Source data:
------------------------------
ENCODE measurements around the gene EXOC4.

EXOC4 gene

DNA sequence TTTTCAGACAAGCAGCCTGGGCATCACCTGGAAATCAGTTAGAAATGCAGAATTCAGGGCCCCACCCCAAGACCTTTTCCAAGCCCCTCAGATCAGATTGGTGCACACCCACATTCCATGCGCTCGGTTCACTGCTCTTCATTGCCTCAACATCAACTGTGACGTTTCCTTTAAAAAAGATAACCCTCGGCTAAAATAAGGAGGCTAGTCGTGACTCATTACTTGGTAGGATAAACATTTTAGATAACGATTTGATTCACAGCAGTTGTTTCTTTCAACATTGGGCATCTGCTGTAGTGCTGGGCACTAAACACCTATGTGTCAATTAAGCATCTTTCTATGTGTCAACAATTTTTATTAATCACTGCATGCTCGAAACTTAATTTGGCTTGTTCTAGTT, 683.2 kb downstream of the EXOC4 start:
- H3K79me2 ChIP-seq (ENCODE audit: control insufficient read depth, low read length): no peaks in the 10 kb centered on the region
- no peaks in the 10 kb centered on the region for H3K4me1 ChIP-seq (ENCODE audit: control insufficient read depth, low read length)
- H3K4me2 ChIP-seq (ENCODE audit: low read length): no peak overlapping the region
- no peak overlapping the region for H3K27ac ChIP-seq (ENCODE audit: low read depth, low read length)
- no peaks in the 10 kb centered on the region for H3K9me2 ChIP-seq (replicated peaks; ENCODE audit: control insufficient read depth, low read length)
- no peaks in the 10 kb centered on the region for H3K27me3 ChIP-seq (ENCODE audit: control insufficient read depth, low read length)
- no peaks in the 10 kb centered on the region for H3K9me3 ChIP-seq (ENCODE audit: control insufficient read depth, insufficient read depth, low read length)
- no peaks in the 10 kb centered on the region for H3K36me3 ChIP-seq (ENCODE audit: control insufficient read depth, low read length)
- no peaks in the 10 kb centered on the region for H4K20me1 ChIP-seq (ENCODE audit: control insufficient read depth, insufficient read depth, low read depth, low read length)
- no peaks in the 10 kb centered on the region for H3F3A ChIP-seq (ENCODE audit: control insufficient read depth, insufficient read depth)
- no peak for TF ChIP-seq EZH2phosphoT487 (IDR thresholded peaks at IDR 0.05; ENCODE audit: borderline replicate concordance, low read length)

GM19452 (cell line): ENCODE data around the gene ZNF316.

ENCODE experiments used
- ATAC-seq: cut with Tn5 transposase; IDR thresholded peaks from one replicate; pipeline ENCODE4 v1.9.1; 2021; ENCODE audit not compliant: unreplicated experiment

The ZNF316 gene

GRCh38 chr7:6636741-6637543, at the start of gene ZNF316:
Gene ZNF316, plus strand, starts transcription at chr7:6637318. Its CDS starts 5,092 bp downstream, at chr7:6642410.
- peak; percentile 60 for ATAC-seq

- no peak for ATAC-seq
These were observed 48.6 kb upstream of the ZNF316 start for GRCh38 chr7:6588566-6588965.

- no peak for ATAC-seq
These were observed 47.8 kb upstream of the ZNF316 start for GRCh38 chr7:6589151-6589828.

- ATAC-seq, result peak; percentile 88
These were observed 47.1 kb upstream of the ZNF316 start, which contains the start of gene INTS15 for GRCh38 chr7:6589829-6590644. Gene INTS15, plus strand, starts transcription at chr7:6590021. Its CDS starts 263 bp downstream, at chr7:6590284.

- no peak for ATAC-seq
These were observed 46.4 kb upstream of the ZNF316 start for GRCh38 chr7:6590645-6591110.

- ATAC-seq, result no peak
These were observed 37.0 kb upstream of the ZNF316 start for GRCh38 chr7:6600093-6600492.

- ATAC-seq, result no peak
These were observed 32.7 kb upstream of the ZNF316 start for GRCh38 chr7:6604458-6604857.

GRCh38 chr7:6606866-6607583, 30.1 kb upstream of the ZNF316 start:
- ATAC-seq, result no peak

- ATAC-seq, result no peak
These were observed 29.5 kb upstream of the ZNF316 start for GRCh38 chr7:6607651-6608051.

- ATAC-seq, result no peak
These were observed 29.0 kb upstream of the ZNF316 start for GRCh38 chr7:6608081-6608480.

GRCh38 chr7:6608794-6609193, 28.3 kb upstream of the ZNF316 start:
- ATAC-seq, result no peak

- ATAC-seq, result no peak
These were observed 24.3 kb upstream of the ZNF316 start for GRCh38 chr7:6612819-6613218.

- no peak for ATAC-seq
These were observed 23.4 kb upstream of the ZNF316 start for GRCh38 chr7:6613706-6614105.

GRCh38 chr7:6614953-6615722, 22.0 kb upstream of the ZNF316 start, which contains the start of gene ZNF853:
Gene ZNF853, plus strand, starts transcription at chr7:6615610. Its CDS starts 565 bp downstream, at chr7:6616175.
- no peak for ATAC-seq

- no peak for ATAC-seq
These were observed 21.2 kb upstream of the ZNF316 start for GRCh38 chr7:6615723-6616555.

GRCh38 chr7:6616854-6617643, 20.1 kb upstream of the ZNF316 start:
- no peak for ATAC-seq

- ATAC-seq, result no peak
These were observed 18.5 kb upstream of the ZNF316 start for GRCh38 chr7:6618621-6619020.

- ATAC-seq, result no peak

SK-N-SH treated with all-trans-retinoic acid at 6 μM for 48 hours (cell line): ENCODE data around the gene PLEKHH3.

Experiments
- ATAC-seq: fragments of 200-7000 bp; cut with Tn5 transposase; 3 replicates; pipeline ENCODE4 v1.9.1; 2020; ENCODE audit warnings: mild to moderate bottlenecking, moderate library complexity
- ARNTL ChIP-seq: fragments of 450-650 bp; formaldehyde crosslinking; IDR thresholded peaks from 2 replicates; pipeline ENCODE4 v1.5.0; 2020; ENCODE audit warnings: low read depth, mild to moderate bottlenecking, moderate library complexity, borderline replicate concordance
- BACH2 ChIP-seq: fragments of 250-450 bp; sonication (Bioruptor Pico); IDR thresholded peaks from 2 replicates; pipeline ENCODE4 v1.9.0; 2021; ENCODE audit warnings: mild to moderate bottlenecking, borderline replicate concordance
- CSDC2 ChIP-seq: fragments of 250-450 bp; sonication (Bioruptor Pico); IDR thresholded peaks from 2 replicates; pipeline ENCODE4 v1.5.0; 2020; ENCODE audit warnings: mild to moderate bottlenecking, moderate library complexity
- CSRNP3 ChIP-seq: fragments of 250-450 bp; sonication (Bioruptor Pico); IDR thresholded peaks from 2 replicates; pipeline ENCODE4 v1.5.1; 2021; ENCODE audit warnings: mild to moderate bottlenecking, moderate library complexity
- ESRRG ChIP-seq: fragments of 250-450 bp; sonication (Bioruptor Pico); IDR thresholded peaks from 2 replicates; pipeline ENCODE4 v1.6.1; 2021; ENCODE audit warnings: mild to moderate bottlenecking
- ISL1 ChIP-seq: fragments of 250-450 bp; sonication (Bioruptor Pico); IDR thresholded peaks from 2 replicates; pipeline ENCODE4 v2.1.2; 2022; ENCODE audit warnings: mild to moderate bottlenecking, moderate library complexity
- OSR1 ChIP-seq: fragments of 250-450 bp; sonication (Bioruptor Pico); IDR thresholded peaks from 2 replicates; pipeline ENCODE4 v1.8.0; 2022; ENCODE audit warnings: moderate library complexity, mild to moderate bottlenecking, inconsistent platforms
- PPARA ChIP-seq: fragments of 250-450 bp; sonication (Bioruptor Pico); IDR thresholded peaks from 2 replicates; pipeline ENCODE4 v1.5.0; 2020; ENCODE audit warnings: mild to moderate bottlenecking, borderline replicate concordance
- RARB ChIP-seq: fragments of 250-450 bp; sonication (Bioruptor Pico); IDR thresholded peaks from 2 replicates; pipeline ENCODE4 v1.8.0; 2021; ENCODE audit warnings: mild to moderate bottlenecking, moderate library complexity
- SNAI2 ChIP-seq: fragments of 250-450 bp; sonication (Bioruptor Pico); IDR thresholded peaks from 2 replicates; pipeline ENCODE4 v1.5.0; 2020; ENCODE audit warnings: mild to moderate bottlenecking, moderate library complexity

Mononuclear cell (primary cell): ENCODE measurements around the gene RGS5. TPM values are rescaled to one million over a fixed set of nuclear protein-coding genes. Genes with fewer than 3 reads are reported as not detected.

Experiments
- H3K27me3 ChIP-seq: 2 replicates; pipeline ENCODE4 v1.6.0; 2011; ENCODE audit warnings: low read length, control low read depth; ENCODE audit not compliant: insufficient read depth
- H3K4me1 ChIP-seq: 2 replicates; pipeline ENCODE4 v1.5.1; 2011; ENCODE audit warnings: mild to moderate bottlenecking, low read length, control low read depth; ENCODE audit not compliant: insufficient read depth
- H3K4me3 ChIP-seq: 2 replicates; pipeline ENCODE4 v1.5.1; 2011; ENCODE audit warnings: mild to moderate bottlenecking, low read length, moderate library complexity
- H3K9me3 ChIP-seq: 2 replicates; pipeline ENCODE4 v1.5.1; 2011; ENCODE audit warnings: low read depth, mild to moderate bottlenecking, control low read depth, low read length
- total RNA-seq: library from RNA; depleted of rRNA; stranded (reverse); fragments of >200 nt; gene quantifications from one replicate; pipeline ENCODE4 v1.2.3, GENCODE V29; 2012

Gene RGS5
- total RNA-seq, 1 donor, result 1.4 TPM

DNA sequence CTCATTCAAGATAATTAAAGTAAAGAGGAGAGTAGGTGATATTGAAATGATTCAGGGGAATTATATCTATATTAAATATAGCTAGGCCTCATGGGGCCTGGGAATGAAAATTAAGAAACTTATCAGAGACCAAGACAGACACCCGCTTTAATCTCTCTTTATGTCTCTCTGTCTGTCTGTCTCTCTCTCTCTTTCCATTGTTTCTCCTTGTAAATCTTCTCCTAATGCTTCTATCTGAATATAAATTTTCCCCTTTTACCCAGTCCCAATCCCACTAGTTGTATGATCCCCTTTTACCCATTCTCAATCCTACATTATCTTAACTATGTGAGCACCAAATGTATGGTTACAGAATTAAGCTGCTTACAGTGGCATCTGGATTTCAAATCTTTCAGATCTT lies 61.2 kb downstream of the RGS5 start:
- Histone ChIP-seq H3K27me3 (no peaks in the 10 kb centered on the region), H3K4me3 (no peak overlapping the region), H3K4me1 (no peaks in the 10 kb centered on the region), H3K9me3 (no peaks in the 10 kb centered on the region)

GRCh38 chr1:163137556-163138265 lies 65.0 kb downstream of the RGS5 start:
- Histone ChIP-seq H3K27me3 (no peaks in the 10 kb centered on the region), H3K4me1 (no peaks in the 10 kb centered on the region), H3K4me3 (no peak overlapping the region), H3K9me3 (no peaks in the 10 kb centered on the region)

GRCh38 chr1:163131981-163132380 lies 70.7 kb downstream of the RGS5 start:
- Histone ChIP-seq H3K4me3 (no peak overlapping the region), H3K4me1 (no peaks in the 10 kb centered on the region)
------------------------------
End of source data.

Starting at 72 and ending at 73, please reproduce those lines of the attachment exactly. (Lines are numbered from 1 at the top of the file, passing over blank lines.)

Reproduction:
- H3K4me1 ChIP-seq: 2 replicates; pipeline ENCODE4 v1.5.1; 2011; ENCODE audit warnings: mild to moderate bottlenecking, low read length, control low read depth; ENCODE audit not compliant: insufficient read depth
- H3K4me3 ChIP-seq: 2 replicates; pipeline ENCODE4 v1.5.1; 2011; ENCODE audit warnings: mild to moderate bottlenecking, low read length, moderate library complexity